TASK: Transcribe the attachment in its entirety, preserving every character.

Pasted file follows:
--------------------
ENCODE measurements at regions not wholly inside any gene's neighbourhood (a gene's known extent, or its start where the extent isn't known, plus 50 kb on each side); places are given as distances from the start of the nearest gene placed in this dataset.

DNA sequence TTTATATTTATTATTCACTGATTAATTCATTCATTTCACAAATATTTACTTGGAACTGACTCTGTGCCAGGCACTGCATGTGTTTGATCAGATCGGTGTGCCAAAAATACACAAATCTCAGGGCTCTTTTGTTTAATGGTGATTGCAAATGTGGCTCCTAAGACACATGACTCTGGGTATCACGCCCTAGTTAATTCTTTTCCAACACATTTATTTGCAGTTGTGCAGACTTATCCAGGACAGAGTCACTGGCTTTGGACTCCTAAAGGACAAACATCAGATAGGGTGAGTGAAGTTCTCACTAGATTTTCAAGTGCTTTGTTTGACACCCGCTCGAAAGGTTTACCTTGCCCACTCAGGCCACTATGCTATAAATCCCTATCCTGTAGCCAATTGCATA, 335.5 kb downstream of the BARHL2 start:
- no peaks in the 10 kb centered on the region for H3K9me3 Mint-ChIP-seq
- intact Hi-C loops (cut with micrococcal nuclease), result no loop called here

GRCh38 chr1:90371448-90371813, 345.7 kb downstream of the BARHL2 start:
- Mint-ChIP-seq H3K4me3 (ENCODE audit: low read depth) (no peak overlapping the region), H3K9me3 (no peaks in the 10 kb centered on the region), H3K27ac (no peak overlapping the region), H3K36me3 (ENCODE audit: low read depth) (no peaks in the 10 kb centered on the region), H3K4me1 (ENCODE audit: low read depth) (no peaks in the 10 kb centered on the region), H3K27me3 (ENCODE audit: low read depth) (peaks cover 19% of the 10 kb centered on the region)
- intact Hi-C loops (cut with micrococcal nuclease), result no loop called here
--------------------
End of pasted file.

ENCODE measurements at regions not wholly inside any gene's neighbourhood (a gene's known extent, or its start where the extent isn't known, plus 50 kb on each side); places are given as distances from the start of the nearest gene placed in this dataset.

DNA sequence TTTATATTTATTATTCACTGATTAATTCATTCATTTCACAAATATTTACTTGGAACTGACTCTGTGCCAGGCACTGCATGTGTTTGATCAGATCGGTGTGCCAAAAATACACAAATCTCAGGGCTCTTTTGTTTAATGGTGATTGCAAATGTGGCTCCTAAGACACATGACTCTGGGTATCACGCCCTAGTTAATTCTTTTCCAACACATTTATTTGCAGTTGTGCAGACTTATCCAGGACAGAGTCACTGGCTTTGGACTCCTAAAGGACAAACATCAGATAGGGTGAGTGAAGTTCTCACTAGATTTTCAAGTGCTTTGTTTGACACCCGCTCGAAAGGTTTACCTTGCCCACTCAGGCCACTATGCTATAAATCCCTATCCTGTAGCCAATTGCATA, 335.5 kb downstream of the BARHL2 start:
- no peaks in the 10 kb centered on the region for H3K9me3 Mint-ChIP-seq
- intact Hi-C loops (cut with micrococcal nuclease), result no loop called here

GRCh38 chr1:90371448-90371813, 345.7 kb downstream of the BARHL2 start:
- Mint-ChIP-seq H3K4me3 (ENCODE audit: low read depth) (no peak overlapping the region), H3K9me3 (no peaks in the 10 kb centered on the region), H3K27ac (no peak overlapping the region), H3K36me3 (ENCODE audit: low read depth) (no peaks in the 10 kb centered on the region), H3K4me1 (ENCODE audit: low read depth) (no peaks in the 10 kb centered on the region), H3K27me3 (ENCODE audit: low read depth) (peaks cover 19% of the 10 kb centered on the region)
- intact Hi-C loops (cut with micrococcal nuclease), result no loop called here